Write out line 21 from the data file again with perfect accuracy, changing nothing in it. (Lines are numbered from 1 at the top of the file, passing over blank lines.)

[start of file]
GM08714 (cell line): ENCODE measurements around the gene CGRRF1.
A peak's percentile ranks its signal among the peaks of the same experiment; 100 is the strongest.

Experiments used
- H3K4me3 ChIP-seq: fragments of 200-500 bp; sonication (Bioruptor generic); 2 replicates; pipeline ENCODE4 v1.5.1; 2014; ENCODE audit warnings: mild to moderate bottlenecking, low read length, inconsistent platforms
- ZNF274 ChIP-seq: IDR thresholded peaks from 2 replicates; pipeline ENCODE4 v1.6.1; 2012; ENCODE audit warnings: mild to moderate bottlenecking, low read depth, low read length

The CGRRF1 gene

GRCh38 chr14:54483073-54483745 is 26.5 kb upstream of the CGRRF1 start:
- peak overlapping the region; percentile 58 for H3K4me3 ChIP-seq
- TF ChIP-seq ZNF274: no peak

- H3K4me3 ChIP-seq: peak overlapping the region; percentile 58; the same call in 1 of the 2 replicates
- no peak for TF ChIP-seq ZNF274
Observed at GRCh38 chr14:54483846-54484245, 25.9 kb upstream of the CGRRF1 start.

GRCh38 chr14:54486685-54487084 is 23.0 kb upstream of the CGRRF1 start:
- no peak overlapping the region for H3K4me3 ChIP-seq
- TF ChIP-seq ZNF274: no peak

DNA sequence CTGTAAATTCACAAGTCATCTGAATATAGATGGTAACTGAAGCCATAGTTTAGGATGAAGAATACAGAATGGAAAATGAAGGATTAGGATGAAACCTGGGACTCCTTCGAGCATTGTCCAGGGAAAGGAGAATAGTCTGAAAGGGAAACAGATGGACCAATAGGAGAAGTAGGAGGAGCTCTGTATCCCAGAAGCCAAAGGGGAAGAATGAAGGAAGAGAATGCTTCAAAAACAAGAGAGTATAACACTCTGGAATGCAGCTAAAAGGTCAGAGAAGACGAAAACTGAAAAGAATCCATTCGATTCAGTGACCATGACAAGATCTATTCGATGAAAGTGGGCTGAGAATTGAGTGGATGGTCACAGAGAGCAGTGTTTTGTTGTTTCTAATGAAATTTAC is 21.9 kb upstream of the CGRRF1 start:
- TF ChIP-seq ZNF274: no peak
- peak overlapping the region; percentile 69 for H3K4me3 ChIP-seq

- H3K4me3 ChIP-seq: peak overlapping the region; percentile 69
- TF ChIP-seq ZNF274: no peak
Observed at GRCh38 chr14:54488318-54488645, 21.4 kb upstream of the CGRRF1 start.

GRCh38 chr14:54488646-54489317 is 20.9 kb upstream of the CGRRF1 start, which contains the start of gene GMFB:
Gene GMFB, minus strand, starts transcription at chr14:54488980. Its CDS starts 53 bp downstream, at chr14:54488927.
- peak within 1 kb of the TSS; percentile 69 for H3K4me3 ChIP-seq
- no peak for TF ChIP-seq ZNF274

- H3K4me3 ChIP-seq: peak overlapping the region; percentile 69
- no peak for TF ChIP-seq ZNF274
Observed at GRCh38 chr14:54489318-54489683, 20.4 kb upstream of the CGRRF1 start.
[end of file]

Observed at GRCh38 chr14:54488318-54488645, 21.4 kb upstream of the CGRRF1 start.